So the smart operator offers $350,000 for the fixer that's been on the market for four months, spends $40,000 on upgrades like carpet and modernizing the kitchen or adding one more bedroom and bathroom, and turns around and sells for $620,000, of which she keeps approximately $186,000 in profit. If the buyer needs them to pay some closing cost in order to make the transaction happen, she still makes $175,000 for a few months work. Not bad, eh?

The average couple won't have $40,000 to upgrade the property immediately. I consider myself very lucky to have worked with two such couples in the last year. Most potential buyers try to minimize the down payment as much as possible. But if they buy that livable fixer, they have a lot more room on their monthly budget and as much time as they want. At 6% interest rate and California standard property tax rates, the $620,000 loan has a payment of $3717, plus $646 in property taxes. The fixer property, even if they buy for $400,000, the payment is $2398 and the taxes are $417. I know that it's smarter to split the loan into two if you can, but work with me for the sake of simplification. So the already fixed property costs $4363 per month, while the fix it themselves costs $2815. That's over $1500 per month difference they have to put towards fixing it up, or anything else they want to. In two years, they've got the $40,000 from that $1500 per month payment difference alone. This is leaving aside the issue that the rate on the bigger loan isn't going to be as low. The new owners can concentrate on the most important updates. Sure, it's a pain. That's why buyers are willing to pay $620,000 for the ready to move in property. Actually, they'll line up to pay $620,000 for the more attractive property. It's just the way things are. And they get done with their two year project, and now it's worth every bit as much as the property that was worth $620,000 to start with. At 5% annual for two years, that's $683,000, and it's getting to the point where I expect our local market to grow faster than that. If they sell, that's approximately $235,000 in their pockets (tax exempt in most cases) instead of in the professional fixer's. If they bought the move-in ready property and then sold, they'd net about $15,000 by the same calculations.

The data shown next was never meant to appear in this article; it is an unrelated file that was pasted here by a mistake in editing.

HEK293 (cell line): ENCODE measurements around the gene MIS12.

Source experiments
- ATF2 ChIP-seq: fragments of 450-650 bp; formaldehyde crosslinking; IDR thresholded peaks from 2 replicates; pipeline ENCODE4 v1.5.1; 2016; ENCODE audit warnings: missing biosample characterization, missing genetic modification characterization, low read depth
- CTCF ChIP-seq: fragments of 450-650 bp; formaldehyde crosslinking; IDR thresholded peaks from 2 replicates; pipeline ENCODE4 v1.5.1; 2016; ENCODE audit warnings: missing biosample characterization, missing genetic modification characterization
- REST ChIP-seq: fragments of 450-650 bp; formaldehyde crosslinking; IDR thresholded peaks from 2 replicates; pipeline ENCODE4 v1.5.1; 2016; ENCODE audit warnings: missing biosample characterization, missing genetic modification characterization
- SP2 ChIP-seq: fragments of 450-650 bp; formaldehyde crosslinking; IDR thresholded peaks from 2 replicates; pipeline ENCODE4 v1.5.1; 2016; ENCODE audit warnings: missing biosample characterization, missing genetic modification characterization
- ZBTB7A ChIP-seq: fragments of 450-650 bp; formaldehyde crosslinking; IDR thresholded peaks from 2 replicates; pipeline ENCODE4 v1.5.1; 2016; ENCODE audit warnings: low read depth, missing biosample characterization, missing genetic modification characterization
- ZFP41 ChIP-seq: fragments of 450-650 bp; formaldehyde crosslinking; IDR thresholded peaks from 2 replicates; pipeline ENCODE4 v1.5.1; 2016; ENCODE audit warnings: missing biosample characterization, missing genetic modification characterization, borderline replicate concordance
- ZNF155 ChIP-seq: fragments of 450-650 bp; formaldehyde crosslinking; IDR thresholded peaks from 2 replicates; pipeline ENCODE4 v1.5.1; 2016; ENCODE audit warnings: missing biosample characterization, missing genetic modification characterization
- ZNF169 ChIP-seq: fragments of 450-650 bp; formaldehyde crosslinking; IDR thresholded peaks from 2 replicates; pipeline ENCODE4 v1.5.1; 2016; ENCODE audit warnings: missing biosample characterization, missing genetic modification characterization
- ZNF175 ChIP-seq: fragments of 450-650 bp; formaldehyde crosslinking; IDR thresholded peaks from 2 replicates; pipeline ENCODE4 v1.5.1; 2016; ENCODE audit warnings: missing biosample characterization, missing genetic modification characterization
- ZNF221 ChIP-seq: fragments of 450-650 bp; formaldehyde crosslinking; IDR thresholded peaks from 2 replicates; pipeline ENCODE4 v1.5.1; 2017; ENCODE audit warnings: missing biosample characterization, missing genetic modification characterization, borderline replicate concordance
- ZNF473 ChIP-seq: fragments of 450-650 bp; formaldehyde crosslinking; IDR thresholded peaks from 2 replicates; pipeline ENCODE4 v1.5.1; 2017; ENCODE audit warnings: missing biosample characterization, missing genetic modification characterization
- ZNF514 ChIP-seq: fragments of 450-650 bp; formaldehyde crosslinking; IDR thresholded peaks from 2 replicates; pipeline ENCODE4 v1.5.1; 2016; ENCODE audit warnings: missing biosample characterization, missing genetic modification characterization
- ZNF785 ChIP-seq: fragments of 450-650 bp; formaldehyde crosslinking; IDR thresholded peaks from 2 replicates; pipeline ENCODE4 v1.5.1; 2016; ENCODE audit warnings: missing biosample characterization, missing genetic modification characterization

Now most properties, even fixers, won't generate quite this kind of quick windfall. But that is a real example I encountered not long before I originally wrote this. Moral of the story: fix it yourself if you can. By isolating off the emotional appeal, you've made yourself - or saved yourself - a lot of money. And the reason there is money in fixers is because most people won't do this, instead convincing themselves that they're good people and they deserve this beautiful property. And you know, most folks are pretty good people, and they do deserve a beautiful property. But if you deserve the property that's beautiful now, you also deserve the huge cost, and the huge loan with the huge payments to maintain it, and you definitely don't deserve all the profit that the folks who buy the first kind of property make from the sale.

Caveat Emptor

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About this Entry

This page contains a single entry by Dan Melson published on February 5, 2014 7:00 AM.

The Lender's Rule of Mortgage Payments was the previous entry in this blog.

Payment, Interest Rate and Up Front Costs: Choosing a loan intelligently is the next entry in this blog.